Waldron knows how to articulate essences, projecting his voice with an understated, introspective style, building powerful statements through the incremental repetition of cogent rhythmic and melodic cells. “My technique was always nil and still is nil,” Waldron says.
“I only play what I hear, and usually I have enough technique to be able to play whatever I hear. But other musicians hear things that I can’t play because my technique isn’t up to it.”
Be that as it may, it’s a good bet those other musicians appreciate Waldron’s memorable compositions, informed by sources as diverse as Eric Satie, Johannes Brahms, Charles Mingus, Thelonious Monk and the blues.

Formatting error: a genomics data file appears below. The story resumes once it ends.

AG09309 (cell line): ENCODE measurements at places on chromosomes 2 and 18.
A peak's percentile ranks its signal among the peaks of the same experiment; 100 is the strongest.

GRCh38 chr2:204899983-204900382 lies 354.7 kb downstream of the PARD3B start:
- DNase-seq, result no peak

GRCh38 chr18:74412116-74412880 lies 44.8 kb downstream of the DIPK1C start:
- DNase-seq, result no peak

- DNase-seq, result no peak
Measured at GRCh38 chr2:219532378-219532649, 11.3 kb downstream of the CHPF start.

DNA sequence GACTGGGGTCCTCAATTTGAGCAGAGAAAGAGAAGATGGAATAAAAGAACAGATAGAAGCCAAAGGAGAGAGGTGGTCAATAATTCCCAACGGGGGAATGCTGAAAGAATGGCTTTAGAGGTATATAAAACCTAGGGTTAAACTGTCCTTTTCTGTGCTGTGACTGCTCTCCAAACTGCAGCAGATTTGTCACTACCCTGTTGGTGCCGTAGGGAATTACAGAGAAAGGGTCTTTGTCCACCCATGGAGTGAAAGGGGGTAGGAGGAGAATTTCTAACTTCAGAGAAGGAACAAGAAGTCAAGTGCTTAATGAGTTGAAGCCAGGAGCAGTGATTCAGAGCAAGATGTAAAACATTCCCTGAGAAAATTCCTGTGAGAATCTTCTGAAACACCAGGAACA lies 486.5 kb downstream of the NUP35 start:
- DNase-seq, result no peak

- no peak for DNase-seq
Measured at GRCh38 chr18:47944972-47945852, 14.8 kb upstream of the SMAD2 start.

Structurally complex, deploying unusual time signatures and relentlessly logical chord changes, they have a dark, astringent feel, with spare melodies that penetrate your bones and stay there. Close to a thousand in number, they include repertoire classics like “Soul Eyes,” “Left Alone” and “Fire Waltz,” and more recent improvisational fodder like “Snake Out,” “The Git-Go” and “Hurray For Herbie.”
On December 3rd, Mala will pay tribute to her farther with an arrestingly Mal's original postbop repertoire.